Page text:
I have never had such an up-close view of a swing bridge opening. It’s not as impressive as a drawbridge looming up
over you, but it’s cool to see all the same. And of course, the vessel that had traffic stopped was a sailboat whose mast was perhaps a mere 18″ too tall to make it under the bridge!!

We all just waited in silence. Usually, people strike up conversations while delayed. But not here. When the bridge was finally secured and the gate opened up, we all just went on our way. I let the cyclists move on first. No one had seemed anxious or irritated. I actually felt relaxed!

I realize that this disruption to my homeward commute has been good for me. No longer am I anxiously clock-watching in the last 10 minutes before I leave work. Between the freight trains and the swing bridge, buses are subject to long delays that cannot be anticipated. So there is often nothing gained by rushing to leave work. Most days I start my commute home on foot
– either through the Port to the swing bridge, or to the SODO Link station to go downtown.

I wait until a little later to worry about when the bus is coming. And by then I
have walked away most of the stress of the day:)

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For years I have been happy to ride the bus “unplugged”. I cannot read on the bus, but found it easy to entertain myself watching the world from my seat. My bus rides are rarely more than 20 minutes in duration, which is probably why I never felt I needed an iPod.

But when I got the iPod Touch (for on-the-go Internet access) I soon found myself at the iTunes Store and was drawn into the world of the podcast. This is now my primary entertainment!

Now I am carrying an iPhone. Downloads over 3G are limited to 20MB, but this has turned out to not be an issue. In the morning, I have a 20-minute bus ride, and select short podcasts to listen to. (I hate getting off the bus with a few minutes remaining.) So I have a bit of a division of labor going with my devices. Short podcasts are downloaded directly into the iPhone for bus-listening, while longer episodes are packed onto the iPod Touch for at-home listening. (I have docking speakers for the Touch.)

When I first got going with the short morning podcasts, my inclination was to keep up with news and current affairs with podcasts of The Economist, PBS Newshour, etc. I kept it up for a few weeks, but found it a rather unsatisfactory way to start the day.

I remembered how when I first got the iPod Touch, I enjoyed listening to chapters of A Tramp Abroad by Mark Twain as I rode to work. It really made a great start to the day. So, last week I downloaded several chapters of Huckleberry Finn (which I have never read!!), and ditched the news in favor of the wit and wisdom of Mark Twain. The chapters (from Lit2Go at iTunes U) are the ideal length. Then, after I get my coffee at Starbucks, I listen to the latest from Garison Keillor’s Writers’ Almanac, after which I walk on to work.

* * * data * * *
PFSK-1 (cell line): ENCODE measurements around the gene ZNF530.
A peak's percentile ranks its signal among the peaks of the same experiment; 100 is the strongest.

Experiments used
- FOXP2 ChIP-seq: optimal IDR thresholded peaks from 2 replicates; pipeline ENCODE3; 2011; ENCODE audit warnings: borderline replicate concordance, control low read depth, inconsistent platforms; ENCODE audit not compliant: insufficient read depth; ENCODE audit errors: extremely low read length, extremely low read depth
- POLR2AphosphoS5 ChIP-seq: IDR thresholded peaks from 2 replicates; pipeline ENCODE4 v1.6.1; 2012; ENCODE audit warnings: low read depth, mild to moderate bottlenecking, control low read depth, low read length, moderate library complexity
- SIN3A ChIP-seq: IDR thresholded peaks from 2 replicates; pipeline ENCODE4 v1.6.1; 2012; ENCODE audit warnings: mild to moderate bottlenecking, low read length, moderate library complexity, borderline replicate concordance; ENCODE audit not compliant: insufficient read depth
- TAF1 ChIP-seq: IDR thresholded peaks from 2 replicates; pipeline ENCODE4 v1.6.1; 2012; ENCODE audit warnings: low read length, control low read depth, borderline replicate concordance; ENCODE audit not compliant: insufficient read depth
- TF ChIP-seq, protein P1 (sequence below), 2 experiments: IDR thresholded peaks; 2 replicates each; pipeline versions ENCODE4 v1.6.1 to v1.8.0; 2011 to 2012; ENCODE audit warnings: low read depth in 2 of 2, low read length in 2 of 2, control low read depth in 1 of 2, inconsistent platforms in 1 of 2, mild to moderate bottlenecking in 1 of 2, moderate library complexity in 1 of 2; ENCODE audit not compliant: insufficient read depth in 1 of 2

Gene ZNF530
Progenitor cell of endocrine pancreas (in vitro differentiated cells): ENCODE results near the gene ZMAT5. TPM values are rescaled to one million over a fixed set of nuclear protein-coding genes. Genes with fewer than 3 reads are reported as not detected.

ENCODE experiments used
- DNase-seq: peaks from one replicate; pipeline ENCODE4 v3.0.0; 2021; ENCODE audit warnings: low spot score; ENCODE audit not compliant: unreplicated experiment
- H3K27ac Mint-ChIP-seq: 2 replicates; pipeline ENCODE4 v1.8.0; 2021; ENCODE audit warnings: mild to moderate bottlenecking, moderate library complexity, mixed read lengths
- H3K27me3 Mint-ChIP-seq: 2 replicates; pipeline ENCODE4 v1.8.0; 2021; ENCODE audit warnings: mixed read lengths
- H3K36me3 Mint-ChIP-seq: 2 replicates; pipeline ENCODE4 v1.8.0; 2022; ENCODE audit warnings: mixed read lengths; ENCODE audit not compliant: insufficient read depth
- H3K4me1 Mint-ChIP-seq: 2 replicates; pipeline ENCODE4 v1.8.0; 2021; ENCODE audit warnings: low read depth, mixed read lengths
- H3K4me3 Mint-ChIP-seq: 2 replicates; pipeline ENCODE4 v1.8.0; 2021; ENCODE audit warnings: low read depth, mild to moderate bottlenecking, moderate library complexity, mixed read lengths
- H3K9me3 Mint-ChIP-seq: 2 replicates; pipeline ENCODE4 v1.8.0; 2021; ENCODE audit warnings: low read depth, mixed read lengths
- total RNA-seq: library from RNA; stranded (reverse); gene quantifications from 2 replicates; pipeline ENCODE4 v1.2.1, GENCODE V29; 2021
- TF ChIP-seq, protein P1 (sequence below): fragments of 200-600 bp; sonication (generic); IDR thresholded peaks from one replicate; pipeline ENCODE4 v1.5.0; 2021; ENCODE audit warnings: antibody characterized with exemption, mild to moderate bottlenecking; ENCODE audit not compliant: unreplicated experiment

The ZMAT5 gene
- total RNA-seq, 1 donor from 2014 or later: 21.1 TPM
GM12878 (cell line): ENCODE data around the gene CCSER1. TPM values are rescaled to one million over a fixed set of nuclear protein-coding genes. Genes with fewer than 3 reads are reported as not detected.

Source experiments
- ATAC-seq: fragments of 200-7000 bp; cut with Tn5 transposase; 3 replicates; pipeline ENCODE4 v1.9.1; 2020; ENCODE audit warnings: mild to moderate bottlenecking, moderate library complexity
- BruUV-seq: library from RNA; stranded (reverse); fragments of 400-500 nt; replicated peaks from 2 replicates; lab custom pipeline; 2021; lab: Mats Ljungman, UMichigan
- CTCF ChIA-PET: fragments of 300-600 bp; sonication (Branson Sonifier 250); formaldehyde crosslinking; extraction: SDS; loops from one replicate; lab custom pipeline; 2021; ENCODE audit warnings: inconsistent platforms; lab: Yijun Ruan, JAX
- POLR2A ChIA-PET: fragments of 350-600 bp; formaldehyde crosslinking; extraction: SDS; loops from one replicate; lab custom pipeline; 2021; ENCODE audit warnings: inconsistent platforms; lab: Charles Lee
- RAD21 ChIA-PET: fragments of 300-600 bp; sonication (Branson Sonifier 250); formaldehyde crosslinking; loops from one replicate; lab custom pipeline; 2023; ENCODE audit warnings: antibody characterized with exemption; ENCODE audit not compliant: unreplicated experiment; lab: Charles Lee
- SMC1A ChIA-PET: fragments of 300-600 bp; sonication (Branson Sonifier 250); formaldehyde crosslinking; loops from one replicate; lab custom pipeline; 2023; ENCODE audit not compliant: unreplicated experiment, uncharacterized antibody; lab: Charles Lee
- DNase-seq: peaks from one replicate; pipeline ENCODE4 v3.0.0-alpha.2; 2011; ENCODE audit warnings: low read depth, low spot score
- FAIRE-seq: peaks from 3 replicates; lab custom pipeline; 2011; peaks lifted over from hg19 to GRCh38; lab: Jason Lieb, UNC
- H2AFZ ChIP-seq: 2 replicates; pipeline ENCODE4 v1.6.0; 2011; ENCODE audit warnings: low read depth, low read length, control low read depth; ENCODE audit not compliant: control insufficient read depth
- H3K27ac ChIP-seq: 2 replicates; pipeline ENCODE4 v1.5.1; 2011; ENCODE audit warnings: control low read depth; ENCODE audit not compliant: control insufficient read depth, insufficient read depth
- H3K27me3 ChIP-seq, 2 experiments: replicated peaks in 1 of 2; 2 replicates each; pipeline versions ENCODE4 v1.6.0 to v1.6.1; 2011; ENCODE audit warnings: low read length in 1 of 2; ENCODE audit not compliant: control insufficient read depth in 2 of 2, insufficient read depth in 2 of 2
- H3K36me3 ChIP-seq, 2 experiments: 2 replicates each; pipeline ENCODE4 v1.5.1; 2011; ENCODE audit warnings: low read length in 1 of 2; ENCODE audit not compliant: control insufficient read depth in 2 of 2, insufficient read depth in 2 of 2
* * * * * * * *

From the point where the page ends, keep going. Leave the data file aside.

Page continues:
This is something I have come to look forward to each morning – even Monday:)

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I mention occasionally that I write most blog posts on my iPhone. It’s because I do not have conventional internet access at home, and do not want to carry my netbook with me all the time.

I use the WordPress iPhone app. It does get the job done – but can be maddening. I have learned to save my work very frequently!! However, I rarely get to see what the blog looks like viewed in a regular browser, and so do not pay much attention to overall consistency of appearance. For example, some titles have The First Letter Of Each Word Capitalized, while Other titles have only the first word capitalized.

My tags are also somewhat random. I often cannot think of any and so just plug something in. I know what they are for. I just haven’t really paid attention to their use. I probably need to read “Search Engine Optimization For Dummies” so that I can do a better job:)

I am the kind of person who keeps a journal from time to time. It’s fun to have a record of your thoughts, experiences and observations to look back on later. This blog I write now is not that different. It’s just that it IS intended to be read by whoever might find it. Anyway, that is why I do not take it too seriously and spend a lot of time on its appearance. I just enjoy pulling out the iPhone when I have a moment, and tapping in a few thoughts. I do not mind if what I write goes unread most of the time. I really enjoy doing it.